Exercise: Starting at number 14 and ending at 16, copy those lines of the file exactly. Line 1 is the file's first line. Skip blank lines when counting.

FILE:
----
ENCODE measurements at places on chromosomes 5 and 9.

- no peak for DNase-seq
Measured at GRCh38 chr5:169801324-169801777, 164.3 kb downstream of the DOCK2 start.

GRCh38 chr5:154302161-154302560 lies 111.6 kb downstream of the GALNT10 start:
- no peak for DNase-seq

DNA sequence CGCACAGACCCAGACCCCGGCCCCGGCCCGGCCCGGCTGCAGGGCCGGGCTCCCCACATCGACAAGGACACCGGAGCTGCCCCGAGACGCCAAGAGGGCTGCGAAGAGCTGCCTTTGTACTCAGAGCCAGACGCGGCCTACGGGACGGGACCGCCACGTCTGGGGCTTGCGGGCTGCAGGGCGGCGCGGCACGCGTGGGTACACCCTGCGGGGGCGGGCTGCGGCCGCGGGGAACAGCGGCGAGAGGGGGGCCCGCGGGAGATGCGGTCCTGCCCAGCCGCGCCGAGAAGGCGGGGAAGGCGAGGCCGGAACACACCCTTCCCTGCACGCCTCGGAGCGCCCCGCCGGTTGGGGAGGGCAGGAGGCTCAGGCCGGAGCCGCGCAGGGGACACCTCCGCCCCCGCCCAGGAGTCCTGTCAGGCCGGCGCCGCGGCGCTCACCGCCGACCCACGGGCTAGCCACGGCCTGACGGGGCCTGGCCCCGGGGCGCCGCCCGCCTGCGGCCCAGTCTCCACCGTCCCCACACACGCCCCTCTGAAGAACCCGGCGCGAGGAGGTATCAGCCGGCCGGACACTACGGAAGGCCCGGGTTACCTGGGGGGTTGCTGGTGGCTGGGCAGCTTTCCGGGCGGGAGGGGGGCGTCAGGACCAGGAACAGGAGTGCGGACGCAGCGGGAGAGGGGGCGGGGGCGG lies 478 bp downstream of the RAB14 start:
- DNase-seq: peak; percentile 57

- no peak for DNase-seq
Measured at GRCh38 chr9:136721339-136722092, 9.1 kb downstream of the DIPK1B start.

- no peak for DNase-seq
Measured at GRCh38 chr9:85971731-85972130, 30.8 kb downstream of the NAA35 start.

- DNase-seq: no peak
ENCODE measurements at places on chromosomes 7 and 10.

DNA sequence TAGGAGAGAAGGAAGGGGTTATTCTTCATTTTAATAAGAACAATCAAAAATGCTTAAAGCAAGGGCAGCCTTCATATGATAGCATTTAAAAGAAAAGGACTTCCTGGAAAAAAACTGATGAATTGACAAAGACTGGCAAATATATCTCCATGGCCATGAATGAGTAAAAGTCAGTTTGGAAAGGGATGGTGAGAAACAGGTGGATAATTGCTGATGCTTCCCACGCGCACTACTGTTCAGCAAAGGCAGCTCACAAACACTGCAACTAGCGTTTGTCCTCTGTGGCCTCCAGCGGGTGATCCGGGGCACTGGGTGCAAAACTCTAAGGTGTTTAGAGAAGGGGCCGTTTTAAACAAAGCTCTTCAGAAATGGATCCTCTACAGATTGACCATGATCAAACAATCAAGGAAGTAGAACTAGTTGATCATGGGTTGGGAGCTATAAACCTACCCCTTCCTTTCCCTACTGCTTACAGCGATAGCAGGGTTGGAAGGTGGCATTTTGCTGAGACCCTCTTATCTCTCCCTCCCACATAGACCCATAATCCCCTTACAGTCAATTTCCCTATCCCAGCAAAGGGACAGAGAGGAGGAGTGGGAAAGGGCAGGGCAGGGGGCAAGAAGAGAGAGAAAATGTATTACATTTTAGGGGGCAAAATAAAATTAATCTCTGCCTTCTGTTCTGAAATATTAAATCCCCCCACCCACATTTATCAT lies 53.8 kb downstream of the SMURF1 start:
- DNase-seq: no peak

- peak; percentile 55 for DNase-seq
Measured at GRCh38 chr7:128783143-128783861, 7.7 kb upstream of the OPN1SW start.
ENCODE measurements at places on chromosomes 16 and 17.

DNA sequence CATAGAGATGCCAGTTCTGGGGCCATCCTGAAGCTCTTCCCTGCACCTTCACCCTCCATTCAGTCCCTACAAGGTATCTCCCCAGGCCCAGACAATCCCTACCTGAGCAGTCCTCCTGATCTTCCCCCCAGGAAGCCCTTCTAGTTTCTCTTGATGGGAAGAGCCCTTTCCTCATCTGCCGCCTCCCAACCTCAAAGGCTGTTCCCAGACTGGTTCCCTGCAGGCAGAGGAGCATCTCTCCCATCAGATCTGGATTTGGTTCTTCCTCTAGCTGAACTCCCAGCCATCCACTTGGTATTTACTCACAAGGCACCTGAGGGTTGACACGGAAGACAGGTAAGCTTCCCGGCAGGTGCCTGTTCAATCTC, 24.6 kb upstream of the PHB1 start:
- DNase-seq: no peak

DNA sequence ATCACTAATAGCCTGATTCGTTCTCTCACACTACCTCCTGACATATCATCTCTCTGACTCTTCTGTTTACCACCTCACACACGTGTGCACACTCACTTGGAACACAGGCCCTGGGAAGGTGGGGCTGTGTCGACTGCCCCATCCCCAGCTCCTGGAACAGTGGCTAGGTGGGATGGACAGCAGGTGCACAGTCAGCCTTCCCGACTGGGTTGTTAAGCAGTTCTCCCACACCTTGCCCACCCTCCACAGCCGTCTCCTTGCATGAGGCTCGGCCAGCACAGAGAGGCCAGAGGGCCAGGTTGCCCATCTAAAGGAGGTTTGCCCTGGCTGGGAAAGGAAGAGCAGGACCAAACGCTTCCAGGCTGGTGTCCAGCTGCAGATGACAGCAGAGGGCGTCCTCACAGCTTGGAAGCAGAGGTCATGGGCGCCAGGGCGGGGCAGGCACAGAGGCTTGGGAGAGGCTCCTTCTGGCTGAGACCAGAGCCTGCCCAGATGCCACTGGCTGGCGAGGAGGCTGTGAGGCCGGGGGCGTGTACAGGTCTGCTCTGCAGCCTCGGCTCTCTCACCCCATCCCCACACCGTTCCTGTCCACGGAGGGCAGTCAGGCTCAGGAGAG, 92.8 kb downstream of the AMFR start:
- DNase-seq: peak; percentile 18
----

DNA sequence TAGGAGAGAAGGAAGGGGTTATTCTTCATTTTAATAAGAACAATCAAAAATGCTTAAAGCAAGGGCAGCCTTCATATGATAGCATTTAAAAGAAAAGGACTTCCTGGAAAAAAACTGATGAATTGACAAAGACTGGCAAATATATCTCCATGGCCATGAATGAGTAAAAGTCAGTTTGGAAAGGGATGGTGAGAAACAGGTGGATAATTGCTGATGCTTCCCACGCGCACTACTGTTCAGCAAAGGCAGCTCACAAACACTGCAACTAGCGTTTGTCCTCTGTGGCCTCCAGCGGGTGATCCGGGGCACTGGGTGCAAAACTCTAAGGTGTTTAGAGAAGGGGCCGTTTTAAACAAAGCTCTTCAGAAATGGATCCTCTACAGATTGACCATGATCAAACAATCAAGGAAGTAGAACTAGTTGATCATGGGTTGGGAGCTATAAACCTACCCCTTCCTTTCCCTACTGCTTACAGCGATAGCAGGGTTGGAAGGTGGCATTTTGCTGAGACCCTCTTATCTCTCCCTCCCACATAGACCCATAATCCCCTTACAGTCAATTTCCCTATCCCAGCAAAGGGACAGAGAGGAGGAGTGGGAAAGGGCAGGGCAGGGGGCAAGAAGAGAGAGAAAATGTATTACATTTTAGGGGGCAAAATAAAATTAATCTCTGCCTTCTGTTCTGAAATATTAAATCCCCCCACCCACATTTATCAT lies 53.8 kb downstream of the SMURF1 start:
- DNase-seq: no peak

- peak; percentile 55 for DNase-seq